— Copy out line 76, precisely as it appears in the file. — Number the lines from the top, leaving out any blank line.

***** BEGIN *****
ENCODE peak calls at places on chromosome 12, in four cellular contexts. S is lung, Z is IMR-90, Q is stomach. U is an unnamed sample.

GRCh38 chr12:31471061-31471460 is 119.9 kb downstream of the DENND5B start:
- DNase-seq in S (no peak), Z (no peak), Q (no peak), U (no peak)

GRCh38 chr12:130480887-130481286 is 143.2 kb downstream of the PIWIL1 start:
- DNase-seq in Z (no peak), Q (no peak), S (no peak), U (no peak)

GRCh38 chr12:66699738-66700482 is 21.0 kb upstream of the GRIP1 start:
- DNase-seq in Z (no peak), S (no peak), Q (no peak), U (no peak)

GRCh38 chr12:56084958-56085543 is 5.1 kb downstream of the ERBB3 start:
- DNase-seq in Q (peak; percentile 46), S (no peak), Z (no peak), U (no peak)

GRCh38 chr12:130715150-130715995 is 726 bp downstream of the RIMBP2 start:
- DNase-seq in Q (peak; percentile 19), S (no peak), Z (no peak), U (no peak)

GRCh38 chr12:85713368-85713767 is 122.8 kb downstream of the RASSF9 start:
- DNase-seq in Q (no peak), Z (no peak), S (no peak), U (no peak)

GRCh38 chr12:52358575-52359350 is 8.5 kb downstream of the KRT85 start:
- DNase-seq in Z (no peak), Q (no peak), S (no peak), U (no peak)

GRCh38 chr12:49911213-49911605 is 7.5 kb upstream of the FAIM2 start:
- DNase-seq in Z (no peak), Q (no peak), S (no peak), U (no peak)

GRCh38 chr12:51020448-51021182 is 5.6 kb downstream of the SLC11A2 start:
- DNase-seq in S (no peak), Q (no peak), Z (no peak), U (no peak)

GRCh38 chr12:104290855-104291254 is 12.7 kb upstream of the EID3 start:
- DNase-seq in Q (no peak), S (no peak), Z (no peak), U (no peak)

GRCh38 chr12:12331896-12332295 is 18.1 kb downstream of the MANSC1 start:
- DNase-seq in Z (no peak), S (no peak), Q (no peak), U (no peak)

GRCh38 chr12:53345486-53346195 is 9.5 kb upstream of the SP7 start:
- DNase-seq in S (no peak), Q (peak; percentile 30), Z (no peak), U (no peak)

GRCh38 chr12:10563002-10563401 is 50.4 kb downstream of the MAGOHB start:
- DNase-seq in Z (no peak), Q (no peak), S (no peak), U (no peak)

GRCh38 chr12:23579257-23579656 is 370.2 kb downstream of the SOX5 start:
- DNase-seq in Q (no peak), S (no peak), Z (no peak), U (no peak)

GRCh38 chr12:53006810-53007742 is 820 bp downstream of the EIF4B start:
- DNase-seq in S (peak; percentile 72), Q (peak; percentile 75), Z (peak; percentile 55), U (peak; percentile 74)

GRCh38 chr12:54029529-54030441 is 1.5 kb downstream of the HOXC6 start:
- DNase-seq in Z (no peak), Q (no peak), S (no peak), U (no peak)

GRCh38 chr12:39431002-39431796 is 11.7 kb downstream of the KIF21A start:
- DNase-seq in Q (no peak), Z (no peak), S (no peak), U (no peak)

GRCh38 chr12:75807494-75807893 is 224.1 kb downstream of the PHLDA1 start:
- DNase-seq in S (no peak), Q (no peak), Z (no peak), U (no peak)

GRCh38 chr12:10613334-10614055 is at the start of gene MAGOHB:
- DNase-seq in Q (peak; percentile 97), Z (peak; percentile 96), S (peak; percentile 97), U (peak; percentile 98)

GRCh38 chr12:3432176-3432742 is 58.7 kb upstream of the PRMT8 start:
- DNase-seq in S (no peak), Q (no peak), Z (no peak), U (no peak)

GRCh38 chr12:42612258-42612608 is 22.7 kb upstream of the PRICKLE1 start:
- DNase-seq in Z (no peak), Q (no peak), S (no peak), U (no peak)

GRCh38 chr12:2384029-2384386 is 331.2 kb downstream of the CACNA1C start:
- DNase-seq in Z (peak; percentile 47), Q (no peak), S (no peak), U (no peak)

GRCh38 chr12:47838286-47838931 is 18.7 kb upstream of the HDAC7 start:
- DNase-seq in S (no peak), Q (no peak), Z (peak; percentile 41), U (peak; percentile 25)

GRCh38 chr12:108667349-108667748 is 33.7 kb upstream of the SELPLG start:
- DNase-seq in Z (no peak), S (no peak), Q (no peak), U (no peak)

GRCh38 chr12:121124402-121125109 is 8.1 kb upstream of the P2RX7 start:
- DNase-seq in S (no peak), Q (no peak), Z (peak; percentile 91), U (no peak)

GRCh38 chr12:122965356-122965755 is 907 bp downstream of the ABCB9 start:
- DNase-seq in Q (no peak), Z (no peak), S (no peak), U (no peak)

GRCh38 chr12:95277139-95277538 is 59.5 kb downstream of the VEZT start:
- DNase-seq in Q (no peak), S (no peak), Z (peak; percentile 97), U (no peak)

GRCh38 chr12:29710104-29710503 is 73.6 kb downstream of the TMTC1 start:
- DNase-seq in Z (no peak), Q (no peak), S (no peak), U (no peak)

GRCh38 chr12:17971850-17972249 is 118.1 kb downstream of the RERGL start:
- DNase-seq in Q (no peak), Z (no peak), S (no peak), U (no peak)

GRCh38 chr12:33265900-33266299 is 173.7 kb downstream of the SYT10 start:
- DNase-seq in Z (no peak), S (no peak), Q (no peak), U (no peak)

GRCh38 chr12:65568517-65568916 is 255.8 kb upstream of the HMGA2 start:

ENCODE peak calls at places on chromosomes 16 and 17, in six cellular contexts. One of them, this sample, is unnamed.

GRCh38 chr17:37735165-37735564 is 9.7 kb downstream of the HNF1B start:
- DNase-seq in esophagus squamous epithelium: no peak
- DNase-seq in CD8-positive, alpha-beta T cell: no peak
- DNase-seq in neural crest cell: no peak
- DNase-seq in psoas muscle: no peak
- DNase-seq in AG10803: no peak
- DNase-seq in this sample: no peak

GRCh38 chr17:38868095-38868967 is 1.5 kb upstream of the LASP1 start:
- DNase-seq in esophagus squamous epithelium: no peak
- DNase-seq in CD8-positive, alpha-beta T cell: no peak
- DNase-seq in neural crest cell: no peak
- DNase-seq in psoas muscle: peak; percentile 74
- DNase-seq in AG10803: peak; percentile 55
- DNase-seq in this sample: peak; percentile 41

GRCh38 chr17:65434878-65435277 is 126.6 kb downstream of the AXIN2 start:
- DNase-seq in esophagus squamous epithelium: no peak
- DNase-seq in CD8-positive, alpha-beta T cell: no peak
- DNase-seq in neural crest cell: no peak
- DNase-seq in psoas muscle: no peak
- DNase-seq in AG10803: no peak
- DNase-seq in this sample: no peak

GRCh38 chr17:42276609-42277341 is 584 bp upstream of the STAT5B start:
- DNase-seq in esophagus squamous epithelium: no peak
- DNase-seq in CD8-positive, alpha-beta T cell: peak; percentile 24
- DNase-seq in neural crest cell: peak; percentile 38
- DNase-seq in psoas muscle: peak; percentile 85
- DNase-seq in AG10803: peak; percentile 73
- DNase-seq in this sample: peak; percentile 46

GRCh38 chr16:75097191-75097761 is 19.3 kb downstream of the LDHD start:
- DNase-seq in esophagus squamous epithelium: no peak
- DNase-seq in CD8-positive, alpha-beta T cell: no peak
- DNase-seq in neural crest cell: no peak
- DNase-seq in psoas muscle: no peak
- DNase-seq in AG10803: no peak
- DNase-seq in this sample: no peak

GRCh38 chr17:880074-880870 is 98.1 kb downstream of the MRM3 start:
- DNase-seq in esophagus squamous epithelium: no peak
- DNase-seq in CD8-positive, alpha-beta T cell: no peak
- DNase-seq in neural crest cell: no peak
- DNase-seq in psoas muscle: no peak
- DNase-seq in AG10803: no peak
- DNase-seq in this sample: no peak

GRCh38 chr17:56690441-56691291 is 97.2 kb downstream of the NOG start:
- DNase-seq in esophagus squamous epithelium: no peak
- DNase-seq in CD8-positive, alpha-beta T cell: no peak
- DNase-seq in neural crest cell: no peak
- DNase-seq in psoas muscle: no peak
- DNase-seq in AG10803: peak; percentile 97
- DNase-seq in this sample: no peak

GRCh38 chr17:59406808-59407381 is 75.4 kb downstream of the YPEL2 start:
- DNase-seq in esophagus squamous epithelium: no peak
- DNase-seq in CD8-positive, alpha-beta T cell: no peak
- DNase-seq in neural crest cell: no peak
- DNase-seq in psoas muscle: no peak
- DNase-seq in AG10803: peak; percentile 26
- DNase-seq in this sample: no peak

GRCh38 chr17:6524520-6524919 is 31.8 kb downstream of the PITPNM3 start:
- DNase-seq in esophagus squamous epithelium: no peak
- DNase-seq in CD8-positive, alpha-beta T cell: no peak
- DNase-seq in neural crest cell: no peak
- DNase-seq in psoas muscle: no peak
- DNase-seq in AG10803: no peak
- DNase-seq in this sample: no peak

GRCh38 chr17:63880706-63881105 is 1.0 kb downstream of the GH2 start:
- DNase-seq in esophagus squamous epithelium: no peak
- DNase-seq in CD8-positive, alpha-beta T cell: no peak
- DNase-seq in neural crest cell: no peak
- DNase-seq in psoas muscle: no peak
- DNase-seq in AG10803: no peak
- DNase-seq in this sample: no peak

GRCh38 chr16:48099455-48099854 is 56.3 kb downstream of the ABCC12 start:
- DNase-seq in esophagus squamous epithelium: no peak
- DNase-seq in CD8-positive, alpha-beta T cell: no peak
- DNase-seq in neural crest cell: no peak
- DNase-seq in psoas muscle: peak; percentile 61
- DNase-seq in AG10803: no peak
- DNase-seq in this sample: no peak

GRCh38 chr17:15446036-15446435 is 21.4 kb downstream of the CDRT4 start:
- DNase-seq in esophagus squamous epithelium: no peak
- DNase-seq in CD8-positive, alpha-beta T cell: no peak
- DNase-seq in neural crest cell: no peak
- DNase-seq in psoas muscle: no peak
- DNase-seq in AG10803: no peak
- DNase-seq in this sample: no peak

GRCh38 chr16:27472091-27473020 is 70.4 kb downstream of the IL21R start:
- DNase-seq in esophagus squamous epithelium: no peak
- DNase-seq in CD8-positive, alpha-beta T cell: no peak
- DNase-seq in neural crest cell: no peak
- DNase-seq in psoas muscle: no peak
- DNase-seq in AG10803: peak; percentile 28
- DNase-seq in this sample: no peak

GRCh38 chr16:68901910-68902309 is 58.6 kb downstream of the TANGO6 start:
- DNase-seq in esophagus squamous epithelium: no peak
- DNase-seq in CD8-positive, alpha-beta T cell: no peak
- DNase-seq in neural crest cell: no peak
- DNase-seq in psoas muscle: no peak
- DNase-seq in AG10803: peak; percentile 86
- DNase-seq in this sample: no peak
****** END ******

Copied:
- DNase-seq in AG10803: peak; percentile 55